Report: More NFL Players Will Protest Anthem After Charlottesville, Trump Reaction

Lynch Ready
AP Photo/Rick Scuteri

With the National Football League’s 2017 preseason already underway, the protests against the United States during the playing of the national anthem are spreading.

Begun last season by former NFL player Colin Kaepernick, the protests consisting of raising a fist, kneeling, or simply staying seated during the playing of the national anthem, are continuing despite Kaepernick’s absence from the league.

NFL columnist for Bleacher Report and former Washington Post sports writer Mike Freeman, reports that up to five players have told him that they intend to continue Kaepernick’s anti-American protests through the 2017 season.

Freeman also noted that some of these players linked the events in Charlottesville, Virginia, to their continued anthem protests:

Of course, linking Trump to what happened in Charlottesville is clearly illegitimate. Whether you think he went far enough, or was specific enough, or not, President Trump clearly denounced the violence that occurred in Charlottesville:

However, the protests in the NFL continue.

The Seattle Seahawks’ Michael Bennett and the Raider’s Marshawn Lynch both stayed seated during the anthem at last weekend’s games.

Both Lynch and Bennett have both praised and supported Colin Kaepernick’s actions during the 2016 season.

Without mentioning Kaepernick by name, Bennett recently slammed the NFL for hiring certain players but not others.

“There’s been guys who have criminal records, guys who have been accused of murder, guys who have been accused of rape and domestic violence who are still in the NFL,” Bennett said. “It’s crazy to see this guy not have an opportunity in the NFL. It’s just weird. I mean, some quarterbacks, as we all know, shouldn’t be playing, but they are, and this guy is sitting on the side. We all know why. It’s just hard to fathom that he’s not having a job this year.”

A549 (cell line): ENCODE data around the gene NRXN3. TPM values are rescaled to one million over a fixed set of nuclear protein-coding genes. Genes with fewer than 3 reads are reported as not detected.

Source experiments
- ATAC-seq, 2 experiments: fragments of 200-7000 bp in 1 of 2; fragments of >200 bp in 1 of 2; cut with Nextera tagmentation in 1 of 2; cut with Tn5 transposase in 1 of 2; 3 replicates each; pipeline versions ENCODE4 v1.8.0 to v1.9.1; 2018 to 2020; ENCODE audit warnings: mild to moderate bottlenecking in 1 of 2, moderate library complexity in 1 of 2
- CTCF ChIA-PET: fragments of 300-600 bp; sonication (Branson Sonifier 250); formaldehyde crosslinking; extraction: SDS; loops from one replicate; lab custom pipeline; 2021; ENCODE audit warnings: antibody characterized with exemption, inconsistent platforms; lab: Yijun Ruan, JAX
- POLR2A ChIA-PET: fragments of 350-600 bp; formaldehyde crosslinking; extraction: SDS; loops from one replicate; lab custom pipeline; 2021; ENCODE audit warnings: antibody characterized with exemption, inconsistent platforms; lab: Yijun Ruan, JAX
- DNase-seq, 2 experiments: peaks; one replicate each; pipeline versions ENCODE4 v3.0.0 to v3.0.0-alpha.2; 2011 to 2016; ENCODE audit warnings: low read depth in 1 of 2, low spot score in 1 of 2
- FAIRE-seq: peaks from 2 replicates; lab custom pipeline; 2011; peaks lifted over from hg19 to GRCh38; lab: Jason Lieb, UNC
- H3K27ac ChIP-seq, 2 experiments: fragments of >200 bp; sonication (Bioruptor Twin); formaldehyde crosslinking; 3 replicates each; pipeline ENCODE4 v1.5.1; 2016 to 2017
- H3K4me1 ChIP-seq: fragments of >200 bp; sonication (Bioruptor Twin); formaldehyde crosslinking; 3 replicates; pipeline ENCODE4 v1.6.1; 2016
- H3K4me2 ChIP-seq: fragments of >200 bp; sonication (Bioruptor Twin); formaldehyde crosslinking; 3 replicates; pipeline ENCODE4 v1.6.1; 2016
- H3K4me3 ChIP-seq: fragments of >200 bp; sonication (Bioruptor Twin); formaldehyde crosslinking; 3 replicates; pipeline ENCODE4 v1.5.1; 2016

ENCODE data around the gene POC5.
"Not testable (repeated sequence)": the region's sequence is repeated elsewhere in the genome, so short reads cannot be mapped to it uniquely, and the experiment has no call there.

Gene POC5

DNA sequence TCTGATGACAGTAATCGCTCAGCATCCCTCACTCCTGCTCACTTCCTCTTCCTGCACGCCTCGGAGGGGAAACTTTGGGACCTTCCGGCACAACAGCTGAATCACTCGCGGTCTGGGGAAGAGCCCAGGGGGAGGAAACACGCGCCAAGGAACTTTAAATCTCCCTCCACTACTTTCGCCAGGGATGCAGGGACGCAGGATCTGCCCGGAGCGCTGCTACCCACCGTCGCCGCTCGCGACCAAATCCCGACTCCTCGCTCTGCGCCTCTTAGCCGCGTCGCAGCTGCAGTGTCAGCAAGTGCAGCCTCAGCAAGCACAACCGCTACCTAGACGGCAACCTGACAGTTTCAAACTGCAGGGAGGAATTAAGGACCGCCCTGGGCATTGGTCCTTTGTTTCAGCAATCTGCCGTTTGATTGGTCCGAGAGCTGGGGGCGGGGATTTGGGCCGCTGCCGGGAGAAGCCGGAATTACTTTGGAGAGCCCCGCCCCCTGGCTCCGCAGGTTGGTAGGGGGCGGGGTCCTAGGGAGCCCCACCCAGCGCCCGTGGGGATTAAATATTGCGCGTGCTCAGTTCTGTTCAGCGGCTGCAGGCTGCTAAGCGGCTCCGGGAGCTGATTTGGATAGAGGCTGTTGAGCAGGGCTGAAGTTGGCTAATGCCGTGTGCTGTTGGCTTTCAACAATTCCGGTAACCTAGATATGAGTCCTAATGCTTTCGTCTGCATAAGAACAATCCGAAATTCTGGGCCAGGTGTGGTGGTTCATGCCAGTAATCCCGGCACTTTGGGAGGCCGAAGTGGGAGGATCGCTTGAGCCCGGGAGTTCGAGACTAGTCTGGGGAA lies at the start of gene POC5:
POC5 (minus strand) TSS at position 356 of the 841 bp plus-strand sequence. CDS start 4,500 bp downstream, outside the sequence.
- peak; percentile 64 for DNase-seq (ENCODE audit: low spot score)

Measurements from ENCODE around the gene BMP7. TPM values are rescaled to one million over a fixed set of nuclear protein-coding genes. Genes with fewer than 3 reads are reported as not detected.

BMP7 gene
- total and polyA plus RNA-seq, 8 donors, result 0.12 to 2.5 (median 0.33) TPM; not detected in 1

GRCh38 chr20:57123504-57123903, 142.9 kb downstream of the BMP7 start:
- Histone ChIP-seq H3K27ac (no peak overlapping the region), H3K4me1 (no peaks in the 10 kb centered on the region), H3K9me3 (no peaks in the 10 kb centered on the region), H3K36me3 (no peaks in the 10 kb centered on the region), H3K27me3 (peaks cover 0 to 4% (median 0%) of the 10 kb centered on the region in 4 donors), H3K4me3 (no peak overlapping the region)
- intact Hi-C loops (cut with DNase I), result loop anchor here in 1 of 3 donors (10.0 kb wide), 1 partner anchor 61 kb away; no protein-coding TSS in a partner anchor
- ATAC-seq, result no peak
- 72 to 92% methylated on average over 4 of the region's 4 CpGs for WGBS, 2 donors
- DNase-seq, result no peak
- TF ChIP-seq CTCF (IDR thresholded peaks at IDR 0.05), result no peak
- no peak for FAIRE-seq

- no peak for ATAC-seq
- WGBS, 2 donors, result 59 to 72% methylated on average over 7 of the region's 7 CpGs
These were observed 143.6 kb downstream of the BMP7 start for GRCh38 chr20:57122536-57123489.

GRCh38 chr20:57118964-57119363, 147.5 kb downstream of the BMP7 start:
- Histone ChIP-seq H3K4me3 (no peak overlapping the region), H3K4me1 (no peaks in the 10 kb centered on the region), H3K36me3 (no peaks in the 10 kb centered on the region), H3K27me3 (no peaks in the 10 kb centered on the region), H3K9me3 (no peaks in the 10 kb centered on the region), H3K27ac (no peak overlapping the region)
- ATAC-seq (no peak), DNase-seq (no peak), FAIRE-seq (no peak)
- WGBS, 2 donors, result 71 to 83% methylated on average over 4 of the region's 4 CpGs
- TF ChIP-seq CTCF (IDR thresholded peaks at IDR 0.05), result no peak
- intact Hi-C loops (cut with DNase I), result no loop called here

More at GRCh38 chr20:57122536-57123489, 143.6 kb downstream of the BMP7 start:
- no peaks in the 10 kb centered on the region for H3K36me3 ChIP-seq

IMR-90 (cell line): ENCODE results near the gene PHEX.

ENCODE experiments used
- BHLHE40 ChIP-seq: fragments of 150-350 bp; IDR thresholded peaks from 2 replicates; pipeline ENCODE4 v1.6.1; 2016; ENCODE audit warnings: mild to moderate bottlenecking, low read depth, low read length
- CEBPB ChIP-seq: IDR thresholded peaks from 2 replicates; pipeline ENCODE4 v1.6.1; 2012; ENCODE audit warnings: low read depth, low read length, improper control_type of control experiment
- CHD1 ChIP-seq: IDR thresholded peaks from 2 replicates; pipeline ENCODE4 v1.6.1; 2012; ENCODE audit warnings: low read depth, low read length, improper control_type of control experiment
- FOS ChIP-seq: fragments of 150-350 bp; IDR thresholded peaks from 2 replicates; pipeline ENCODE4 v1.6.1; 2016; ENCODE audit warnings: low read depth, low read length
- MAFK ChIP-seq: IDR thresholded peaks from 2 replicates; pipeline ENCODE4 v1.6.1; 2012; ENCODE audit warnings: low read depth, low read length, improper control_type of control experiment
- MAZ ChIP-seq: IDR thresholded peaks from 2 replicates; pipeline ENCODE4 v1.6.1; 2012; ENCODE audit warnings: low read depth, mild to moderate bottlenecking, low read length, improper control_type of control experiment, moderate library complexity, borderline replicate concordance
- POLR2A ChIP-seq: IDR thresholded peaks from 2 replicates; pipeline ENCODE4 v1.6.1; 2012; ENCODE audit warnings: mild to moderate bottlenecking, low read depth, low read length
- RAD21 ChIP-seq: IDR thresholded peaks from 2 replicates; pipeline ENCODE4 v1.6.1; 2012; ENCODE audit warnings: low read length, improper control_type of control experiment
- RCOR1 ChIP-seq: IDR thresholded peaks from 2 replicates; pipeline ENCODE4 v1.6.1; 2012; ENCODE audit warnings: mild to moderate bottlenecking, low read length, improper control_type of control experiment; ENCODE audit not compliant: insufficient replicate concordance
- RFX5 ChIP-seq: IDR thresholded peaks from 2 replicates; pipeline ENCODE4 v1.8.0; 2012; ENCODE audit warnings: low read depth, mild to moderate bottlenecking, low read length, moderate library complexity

For his part, Trump has criticized Colin Kaepernick’s protests several times, not only as a candidate running for the White House but also as president.

Last August, for instance, Trump called Kaepernick’s protests “terrible.”

“I think it’s personally not a good thing, I think it’s a terrible thing. And, you know, maybe he should find a country that works better for him. Let him try, it won’t happen,” he said to reporters during the campaign.

Last September Trump, also told “Fox & Friends” that he thinks Kaepernick has a “lack of respect” for the United States.

By March, after winning the White House, Trump noted that no NFL team had signed Kaepernick because they were afraid he would single them out on Twitter.

“There was an article today…that NFL owners don’t want to pick him up because they don’t want to get a nasty tweet from Donald Trump,” Trump said to a cheering crowd during a rally in Kentucky. “You believe that? I just saw that. I said, ‘If I remember that one, I’m gonna report it to the people of Kentucky because they like it when people actually stand for the American flag.'”

Follow Warner Todd Huston on Twitter @warnerthuston or email the author at


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